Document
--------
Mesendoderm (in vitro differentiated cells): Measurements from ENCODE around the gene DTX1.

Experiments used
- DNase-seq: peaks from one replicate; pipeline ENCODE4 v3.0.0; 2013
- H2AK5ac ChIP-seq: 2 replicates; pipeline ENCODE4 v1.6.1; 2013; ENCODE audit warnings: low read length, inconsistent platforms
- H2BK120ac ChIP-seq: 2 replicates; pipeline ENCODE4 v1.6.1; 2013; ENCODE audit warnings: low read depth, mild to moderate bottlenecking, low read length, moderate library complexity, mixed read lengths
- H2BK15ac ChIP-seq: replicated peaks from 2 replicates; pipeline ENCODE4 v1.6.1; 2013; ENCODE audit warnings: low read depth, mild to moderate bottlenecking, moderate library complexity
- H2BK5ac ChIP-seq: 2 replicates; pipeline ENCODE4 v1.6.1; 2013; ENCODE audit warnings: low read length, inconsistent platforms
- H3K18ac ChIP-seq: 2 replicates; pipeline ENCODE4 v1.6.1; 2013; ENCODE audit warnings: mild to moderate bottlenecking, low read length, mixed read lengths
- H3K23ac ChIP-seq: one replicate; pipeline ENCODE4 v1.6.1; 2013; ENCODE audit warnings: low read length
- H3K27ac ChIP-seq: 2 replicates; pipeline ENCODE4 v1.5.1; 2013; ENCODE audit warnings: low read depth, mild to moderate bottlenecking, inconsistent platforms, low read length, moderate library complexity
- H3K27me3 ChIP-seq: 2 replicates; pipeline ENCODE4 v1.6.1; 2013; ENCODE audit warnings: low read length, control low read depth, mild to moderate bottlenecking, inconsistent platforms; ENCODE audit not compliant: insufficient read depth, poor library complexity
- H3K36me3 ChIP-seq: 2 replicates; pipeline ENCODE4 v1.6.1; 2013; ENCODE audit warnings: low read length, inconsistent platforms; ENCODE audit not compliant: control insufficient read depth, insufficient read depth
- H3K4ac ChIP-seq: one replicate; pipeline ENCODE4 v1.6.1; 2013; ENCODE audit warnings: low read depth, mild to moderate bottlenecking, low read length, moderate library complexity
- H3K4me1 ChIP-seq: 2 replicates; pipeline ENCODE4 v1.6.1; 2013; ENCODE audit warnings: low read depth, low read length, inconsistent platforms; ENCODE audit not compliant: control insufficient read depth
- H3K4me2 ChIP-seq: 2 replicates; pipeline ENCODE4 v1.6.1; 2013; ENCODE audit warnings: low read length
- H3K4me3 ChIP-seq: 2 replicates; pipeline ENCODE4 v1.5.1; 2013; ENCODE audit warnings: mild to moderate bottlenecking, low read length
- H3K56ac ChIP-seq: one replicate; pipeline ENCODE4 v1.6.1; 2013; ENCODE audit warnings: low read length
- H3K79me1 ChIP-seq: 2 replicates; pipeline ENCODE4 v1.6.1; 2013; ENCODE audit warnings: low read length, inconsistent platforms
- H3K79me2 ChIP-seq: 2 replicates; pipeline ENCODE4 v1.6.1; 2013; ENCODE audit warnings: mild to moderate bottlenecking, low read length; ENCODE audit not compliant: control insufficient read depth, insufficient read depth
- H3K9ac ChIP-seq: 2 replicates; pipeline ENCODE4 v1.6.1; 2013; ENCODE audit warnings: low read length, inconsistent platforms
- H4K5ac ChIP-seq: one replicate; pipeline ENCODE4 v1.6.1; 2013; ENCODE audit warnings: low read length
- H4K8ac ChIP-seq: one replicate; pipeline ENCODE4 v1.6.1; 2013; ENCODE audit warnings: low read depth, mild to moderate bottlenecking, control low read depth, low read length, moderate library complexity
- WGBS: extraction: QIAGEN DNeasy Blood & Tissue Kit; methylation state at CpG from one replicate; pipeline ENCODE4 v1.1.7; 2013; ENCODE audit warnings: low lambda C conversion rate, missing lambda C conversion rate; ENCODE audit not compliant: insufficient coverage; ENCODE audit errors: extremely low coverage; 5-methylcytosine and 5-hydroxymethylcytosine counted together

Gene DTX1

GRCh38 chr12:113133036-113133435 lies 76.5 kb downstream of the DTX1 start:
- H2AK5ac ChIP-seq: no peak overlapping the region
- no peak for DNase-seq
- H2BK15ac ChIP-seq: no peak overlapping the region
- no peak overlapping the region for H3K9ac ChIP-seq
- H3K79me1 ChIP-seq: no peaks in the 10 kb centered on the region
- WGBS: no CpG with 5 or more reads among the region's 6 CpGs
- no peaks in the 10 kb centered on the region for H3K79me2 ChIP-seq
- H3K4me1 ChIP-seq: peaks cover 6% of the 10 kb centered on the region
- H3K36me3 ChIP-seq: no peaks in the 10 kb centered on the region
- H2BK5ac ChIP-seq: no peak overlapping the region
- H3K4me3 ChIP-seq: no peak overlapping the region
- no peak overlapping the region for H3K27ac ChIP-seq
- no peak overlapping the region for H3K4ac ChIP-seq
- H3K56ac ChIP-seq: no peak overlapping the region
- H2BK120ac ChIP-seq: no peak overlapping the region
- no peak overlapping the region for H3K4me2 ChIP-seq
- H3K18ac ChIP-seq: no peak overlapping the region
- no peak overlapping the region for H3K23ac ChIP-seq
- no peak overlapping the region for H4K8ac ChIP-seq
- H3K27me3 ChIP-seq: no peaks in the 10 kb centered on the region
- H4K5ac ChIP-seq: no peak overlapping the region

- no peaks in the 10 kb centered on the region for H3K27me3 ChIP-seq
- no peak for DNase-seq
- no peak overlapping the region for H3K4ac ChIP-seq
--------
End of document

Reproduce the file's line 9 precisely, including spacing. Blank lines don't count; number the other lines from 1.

- H3K23ac ChIP-seq: one replicate; pipeline ENCODE4 v1.6.1; 2013; ENCODE audit warnings: low read length